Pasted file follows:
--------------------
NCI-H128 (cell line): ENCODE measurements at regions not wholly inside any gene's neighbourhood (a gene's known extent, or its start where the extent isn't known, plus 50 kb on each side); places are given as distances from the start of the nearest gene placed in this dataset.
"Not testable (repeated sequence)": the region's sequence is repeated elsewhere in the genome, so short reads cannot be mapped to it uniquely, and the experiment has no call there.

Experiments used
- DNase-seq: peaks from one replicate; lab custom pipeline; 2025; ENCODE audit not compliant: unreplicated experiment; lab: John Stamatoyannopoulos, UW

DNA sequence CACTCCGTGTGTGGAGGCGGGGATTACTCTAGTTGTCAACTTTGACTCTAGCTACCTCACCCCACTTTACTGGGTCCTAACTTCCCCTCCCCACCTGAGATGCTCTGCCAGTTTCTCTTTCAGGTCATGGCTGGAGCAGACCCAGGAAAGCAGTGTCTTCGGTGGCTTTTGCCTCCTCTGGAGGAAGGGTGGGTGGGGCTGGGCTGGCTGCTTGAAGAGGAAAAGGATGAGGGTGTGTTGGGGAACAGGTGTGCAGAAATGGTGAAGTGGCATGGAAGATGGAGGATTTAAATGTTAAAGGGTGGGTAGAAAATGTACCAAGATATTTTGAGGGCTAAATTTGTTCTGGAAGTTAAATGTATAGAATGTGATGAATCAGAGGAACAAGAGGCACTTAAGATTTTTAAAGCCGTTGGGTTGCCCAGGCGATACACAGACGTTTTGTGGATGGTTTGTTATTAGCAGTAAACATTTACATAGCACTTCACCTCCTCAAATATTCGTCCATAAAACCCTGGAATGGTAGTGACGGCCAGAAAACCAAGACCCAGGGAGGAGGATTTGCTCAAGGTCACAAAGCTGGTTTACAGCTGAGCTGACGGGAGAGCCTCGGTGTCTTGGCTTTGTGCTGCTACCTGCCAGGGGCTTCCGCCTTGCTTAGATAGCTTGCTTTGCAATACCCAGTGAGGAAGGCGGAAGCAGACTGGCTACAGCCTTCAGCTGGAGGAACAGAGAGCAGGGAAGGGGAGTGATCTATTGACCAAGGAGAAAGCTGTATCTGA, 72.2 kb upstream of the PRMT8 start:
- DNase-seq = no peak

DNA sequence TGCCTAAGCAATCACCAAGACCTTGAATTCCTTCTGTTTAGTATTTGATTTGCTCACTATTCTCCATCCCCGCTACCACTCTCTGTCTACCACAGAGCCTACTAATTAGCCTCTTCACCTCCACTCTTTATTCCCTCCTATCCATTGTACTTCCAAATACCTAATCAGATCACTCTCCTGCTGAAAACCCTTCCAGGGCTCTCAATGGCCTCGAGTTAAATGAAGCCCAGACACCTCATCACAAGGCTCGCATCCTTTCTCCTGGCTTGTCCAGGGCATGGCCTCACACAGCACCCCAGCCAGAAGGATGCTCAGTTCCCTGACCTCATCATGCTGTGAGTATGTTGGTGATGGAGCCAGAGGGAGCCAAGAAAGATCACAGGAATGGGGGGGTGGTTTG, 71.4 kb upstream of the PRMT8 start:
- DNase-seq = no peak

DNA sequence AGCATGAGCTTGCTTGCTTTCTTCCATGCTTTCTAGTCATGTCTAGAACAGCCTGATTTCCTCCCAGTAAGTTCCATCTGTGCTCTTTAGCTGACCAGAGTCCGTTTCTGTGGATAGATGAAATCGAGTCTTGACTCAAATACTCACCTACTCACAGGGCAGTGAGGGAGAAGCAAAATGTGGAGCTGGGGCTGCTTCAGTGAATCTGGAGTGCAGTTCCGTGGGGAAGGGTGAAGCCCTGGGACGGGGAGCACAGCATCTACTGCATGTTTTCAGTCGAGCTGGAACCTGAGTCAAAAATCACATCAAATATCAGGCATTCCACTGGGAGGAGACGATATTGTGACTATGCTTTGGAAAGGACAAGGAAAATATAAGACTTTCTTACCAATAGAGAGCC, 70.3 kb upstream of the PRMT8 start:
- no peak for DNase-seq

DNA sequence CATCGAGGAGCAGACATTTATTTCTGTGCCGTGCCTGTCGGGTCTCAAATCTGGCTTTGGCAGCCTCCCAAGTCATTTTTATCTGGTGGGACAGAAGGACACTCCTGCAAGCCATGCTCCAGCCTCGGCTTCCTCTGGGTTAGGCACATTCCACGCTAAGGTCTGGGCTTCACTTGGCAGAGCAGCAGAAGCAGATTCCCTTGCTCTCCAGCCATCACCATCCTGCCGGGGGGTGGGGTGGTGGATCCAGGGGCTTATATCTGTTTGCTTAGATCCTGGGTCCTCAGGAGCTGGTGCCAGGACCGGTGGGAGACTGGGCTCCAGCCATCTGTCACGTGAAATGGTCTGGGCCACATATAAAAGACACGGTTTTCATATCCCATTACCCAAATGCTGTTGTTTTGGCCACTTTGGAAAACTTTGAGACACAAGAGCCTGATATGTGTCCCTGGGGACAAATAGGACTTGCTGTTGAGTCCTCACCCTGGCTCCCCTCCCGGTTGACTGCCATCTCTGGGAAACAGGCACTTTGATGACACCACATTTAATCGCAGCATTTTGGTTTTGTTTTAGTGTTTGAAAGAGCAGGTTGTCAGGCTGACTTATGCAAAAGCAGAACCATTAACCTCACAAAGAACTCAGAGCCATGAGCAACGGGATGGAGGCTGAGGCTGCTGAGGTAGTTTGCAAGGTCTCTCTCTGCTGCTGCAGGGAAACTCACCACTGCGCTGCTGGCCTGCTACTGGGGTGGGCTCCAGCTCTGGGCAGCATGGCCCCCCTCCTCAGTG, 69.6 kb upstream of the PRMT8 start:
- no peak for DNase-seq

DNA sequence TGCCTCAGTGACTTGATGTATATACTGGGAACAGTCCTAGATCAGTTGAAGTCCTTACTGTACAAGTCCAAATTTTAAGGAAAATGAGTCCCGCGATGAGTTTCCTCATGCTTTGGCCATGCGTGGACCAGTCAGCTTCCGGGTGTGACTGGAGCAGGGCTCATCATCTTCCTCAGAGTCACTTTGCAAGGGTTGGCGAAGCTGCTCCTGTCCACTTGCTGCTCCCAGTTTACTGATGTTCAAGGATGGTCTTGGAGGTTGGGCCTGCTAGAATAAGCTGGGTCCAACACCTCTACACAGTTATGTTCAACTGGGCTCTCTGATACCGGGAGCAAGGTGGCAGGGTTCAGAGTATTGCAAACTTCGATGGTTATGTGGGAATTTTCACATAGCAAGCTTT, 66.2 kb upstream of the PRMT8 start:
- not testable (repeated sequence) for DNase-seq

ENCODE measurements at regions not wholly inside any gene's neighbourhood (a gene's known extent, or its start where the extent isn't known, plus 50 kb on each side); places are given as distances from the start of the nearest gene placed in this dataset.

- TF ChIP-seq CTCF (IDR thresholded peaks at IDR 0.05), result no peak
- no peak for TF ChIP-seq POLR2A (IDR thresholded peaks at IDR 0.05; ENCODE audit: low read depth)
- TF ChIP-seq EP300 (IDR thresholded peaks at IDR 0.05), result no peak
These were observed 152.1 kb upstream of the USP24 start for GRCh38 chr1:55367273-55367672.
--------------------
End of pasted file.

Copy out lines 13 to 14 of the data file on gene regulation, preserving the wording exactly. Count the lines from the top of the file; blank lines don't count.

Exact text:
DNA sequence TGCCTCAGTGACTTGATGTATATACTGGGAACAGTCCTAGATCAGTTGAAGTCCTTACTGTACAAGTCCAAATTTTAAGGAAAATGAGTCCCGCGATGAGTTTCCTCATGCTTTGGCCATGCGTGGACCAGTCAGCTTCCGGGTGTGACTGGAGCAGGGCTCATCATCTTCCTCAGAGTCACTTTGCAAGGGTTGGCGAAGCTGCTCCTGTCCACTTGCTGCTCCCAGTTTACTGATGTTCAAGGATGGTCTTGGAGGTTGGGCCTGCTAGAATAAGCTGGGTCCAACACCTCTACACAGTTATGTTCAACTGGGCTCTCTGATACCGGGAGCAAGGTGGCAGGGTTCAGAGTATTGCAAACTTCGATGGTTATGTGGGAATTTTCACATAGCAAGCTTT, 66.2 kb upstream of the PRMT8 start:
- not testable (repeated sequence) for DNase-seq